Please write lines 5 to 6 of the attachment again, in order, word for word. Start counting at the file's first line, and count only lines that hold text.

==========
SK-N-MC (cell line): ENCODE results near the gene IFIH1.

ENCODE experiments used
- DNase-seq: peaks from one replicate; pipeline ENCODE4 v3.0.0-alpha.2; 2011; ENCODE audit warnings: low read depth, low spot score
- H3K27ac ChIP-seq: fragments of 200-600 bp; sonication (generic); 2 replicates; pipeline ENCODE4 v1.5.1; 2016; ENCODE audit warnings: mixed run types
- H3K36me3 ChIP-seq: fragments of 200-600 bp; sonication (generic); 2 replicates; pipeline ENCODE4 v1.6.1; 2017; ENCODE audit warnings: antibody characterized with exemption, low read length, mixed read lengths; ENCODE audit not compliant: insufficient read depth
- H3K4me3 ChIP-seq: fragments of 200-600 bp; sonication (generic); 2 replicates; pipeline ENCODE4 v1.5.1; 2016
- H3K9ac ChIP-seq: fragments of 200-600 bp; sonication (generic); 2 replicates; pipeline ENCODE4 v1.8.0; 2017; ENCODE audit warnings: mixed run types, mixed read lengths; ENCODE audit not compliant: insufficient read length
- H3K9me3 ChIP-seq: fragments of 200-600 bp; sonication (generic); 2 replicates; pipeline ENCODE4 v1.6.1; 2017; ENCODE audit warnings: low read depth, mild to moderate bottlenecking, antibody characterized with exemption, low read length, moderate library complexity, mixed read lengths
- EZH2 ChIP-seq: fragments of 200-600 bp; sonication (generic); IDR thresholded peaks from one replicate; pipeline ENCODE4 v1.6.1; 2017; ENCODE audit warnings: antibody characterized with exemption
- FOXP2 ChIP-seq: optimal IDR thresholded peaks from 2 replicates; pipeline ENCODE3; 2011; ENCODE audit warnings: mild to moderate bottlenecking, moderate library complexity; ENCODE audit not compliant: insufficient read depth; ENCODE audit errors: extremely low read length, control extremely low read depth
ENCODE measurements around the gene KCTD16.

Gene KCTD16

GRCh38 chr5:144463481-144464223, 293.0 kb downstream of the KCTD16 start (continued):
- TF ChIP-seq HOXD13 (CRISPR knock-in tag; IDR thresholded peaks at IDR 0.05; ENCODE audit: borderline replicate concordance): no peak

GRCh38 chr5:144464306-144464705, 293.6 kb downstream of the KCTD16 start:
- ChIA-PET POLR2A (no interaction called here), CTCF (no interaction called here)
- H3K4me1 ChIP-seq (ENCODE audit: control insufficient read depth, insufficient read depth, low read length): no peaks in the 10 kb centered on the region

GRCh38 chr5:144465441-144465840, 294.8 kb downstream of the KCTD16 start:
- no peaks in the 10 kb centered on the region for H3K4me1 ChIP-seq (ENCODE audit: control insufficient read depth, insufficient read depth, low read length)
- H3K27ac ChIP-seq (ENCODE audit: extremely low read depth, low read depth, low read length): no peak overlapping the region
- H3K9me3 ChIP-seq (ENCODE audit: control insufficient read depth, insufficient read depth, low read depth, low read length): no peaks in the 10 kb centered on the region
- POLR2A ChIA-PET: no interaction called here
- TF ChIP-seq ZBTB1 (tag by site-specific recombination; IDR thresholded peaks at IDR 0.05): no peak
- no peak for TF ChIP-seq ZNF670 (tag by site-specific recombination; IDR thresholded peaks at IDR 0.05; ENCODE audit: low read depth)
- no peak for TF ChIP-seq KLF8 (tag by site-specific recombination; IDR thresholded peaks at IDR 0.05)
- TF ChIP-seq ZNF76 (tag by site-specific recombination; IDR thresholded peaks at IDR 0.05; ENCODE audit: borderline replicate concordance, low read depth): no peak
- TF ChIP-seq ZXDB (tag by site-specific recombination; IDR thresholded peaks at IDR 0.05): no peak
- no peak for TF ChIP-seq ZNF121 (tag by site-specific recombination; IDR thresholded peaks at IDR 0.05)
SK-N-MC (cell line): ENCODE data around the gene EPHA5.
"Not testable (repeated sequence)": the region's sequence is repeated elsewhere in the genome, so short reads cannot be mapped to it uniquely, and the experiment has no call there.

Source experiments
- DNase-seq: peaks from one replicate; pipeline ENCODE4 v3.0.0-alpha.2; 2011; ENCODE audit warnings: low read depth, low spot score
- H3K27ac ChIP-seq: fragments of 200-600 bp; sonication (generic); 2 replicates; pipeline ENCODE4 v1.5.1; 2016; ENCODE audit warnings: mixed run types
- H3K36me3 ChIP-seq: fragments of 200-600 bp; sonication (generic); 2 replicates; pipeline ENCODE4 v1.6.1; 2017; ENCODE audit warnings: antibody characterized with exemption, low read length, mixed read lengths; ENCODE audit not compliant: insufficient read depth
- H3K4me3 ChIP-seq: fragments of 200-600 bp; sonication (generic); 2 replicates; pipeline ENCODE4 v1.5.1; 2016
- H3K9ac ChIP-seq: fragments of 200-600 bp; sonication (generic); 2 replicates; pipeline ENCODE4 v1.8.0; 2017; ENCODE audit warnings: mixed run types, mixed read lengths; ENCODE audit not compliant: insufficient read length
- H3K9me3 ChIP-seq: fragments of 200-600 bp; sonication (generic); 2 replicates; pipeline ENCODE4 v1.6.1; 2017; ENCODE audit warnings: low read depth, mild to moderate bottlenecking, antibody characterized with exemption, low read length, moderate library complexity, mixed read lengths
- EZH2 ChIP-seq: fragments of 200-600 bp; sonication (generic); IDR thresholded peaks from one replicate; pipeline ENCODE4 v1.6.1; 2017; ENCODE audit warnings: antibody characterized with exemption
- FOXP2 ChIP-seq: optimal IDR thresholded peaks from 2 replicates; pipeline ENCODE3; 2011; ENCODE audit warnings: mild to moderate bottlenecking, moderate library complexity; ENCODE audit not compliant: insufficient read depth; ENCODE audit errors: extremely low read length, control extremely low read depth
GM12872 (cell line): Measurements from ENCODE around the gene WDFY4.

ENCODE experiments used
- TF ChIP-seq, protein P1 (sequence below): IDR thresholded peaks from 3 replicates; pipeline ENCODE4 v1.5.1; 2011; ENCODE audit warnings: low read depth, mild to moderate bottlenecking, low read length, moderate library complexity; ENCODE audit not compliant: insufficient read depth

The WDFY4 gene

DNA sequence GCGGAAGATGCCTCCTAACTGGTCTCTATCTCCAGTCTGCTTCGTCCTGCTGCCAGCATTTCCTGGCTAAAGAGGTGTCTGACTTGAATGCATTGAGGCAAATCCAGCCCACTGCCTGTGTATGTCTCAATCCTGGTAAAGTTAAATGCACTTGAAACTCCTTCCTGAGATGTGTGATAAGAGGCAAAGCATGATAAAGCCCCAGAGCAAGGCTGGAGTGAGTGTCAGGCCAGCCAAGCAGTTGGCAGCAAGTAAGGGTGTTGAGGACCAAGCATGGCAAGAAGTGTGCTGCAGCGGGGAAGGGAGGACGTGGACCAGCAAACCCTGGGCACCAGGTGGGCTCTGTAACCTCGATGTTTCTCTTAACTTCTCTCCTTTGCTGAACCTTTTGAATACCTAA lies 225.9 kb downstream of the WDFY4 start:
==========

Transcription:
- H3K36me3 ChIP-seq: fragments of 200-600 bp; sonication (generic); 2 replicates; pipeline ENCODE4 v1.6.1; 2017; ENCODE audit warnings: antibody characterized with exemption, low read length, mixed read lengths; ENCODE audit not compliant: insufficient read depth
- H3K4me3 ChIP-seq: fragments of 200-600 bp; sonication (generic); 2 replicates; pipeline ENCODE4 v1.5.1; 2016